Daunis Auers was among the Latvia fans following their team of outsiders around Portugal. They might have even stayed a little longer but for a crucial decision by an English referee...
Euro 2004 arrived suddenly and unexpectedly in Latvia. About two weeks before the tournament, the local media began running stories on the national team. They followed the training regime of the players, reported on their choice of cars (Simon Jordan will be pained to hear that the two ex-Crystal Palace players had the nicest ones) and even ran features on the players’ wives.
But there was also plenty of evidence of Latvia’s inexperience in a major football tournament. The first set of kits produced by Adidas were in a distinctly unacceptable shade of Soviet red rather than the maroon of the Latvian flag. When the replacements arrived a few weeks later a number of players’ named had been misspelled. Moreover, the Latvian football federation had failed to order any replica shirts for the fans to buy. While some shirts did appear at the last minute, there were not nearly enough to cover demand.
The first game came against the Czech Republic was played in a Legoland stadium on the outskirts of Aveiro that appeared to have been finished at about the same tempo as the Olympic Stadium in Rome – there was much trampling over mud and grass to reach it. The game itself passed in a non-alcoholic blur (thanks to UEFA only sanctioning the sale of non-alcoholic beer in the stadium – something that was only pointed out to me after my third “pint”). The players were a revelation – Andrejs Prohorenkovs, a plodding Emile Heskey-like figure who puzzlingly kept Marians Pahars out of the starting XI, made his one significant contribution in three matches, sending in a fizzing cross put away by pimply faced Maris Verpakovskis. Incredibly, the move was set up by an incisive pass from Igors Stepanovs, who produced the type of performance that had tempted Arsène to buy him. While Latvia ultimately lost, the team performance was such that even in injury time the Latvian fans were chanting Uzvaresim (we will win).
The second game against Germany had been unsurprisingly shunted off to the rough and ready Bessa stadium, home of Boavista, rather than the more sumptuous home of FC Porto. The German fans were friendly, albeit patronising and supremely confident. For once, the Latvian end was mostly full, although this was due to the football association cashing in on the demand for tickets and selling its leftovers to any takers. As a result the Latvian end filled up with English, Swedish and Danish as well as German fans. However, a small group of aggressive middle-aged Englishmen from Corby (who claimed to have Latvian fathers) scared away most of the German fans just a few minutes into the game.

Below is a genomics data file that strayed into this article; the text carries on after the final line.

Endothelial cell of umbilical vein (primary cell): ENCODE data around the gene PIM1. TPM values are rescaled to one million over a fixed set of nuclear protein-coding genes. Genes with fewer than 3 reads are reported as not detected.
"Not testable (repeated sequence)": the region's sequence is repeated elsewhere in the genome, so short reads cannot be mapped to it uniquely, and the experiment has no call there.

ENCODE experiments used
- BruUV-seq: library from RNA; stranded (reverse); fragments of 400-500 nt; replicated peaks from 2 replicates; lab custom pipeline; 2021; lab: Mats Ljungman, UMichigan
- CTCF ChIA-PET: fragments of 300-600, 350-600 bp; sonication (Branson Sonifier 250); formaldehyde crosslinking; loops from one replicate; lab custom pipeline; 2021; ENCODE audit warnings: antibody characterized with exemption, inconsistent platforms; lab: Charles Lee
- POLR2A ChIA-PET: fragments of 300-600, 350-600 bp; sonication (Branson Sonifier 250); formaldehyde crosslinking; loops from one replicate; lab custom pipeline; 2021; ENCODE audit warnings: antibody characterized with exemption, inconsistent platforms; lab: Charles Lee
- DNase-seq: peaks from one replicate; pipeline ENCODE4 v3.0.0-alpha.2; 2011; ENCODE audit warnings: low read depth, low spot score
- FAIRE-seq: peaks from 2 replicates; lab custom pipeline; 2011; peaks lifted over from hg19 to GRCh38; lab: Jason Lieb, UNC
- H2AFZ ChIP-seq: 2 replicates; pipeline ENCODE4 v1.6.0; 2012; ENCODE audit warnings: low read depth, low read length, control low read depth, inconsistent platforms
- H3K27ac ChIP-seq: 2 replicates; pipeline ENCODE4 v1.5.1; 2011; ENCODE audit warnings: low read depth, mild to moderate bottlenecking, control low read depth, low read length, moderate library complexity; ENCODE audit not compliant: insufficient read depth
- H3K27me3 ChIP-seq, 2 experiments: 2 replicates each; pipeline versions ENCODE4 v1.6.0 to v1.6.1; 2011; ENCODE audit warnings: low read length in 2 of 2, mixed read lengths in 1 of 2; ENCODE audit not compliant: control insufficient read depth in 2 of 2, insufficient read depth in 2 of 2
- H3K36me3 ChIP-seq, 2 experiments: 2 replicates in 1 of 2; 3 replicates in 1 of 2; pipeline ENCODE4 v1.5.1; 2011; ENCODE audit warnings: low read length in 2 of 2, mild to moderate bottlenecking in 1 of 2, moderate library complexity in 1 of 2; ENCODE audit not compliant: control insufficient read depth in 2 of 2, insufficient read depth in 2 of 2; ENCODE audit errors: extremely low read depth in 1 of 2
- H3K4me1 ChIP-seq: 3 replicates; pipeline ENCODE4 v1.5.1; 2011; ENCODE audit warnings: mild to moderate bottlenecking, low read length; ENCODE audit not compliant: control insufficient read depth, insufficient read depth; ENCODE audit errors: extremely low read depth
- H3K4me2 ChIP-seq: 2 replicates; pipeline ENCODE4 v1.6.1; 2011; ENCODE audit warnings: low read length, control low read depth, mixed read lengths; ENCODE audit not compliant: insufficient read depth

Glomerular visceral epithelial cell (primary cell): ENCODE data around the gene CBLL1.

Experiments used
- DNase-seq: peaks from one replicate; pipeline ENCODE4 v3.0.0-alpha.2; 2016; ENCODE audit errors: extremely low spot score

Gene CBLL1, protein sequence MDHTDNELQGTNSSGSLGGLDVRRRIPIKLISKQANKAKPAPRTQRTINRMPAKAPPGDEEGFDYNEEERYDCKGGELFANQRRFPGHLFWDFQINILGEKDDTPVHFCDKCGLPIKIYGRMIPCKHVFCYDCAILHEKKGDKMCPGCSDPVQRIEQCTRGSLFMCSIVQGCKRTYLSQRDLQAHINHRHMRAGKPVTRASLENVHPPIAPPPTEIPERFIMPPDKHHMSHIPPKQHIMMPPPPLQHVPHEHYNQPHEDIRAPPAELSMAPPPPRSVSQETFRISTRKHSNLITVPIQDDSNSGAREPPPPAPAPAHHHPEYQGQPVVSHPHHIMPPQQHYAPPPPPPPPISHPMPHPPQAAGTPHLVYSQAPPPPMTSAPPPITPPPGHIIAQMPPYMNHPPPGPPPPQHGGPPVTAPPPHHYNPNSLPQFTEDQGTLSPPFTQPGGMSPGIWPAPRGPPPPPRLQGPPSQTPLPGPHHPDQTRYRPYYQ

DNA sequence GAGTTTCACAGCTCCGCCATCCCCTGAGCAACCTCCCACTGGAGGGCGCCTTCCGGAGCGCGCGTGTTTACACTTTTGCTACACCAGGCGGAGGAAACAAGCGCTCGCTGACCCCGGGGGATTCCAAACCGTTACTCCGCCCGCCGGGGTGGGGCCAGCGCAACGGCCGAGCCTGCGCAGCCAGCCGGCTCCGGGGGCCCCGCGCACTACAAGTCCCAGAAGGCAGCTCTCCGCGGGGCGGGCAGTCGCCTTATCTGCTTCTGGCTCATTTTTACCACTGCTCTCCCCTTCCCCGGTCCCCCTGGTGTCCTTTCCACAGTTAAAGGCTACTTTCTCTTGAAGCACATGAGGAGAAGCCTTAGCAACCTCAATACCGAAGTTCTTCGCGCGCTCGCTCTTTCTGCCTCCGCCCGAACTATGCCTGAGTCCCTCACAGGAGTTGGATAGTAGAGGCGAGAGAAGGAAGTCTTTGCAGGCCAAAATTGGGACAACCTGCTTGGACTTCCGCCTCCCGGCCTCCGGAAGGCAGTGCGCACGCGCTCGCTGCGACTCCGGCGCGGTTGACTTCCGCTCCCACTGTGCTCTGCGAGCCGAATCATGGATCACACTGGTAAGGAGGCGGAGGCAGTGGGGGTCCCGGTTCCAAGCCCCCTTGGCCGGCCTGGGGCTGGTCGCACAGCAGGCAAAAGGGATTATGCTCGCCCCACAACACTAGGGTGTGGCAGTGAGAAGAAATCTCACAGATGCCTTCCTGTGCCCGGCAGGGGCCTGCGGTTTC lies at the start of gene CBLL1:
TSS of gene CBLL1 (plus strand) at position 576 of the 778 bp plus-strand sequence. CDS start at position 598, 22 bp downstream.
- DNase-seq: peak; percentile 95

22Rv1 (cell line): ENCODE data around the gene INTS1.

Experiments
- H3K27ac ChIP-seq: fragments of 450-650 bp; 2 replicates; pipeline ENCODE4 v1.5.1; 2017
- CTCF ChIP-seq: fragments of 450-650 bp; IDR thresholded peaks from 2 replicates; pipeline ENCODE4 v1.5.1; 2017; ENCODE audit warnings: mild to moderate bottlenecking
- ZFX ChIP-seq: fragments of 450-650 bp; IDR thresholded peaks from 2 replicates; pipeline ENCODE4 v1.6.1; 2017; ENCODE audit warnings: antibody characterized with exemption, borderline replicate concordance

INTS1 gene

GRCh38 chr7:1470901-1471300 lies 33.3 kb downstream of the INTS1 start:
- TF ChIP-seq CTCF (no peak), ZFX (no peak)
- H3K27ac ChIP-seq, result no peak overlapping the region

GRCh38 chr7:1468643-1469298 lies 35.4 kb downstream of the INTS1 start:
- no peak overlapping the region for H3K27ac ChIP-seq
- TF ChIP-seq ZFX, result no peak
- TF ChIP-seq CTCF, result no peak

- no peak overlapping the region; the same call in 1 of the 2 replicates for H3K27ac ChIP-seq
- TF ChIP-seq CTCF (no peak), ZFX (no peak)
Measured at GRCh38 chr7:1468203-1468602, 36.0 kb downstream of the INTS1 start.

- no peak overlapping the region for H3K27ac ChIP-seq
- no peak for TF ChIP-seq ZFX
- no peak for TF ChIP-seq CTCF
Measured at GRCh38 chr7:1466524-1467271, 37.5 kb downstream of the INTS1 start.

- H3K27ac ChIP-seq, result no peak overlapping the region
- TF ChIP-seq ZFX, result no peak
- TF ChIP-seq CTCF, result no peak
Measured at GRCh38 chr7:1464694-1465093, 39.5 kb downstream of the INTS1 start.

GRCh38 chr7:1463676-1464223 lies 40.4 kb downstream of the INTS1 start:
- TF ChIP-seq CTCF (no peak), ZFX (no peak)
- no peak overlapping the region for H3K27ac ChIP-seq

Latvia played their best game of the tournament, solid in defence, sparkling on the counter-attack. Only the saves of Oliver Kahn (who has a Latvian grandmother and became the only opposing player to be heartily booed by the Latvia fans) and the refereeing of Mike Riley denied us a victory. At the end the players celebrated as though they had won. Indeed, manager Aleksandrs Starkovs kept calling the result a “win” in the post-game press conference.
By the time of the final group game the Latvian prime minister had offered to dye his hair green if the team qualified for the quarter-finals (although this was a pretty modest offer compared to his saucy semi-nude appearance in a magazine last year). Coincidentally, June 23, the date of the Holland game, is the biggest celebration of the year in Latvia – midsummer – when Latvians head to the countryside to build bonfires, eat sausages and drink copious amounts of beer. Keeping with this theme, the front page of Latvia’s leading daily was adorned by golden boy Verpakovskis and his FHM covergirl fiancée posing, in traditional midsummer style, in a bush.
The Dutch fans were also much confused by the presence of Latvians with oak leaf crowns on their heads. In the game, the lethargic Latvia players looked as though they might have begun their own midsummer celebrations a bit early. Having already achieved their objective – a goal and a point – they seemed happy to just be on the same field as Davids, Seedorf, Van Nistelrooy and co.
Nevertheless the team returned home with their heads held high. While the data shows that Latvia conceded the most free-kicks and Kolinko made the most saves, this is not what it felt like. Latvia competed on the big stage – Stepanovs tugging back Van Nistelrooy, Vitalijs Astafjevs coming in late on Pavel Nedved, Verpakovskis scaring the life out of Kahn – and football dominated the front pages in a way that even ice-hockey never has.
Can the momentum be kept up? Can Latvia, a country of 100 professional footballers, with the oldest team at Euro 2004, really qualify for the next World Cup? Probably not, but roll on September when Portugal play their qualifying game in Riga. After all, if the Greeks can beat them, why not the Latvians?
From WSC 210 August 2004. What was happening this month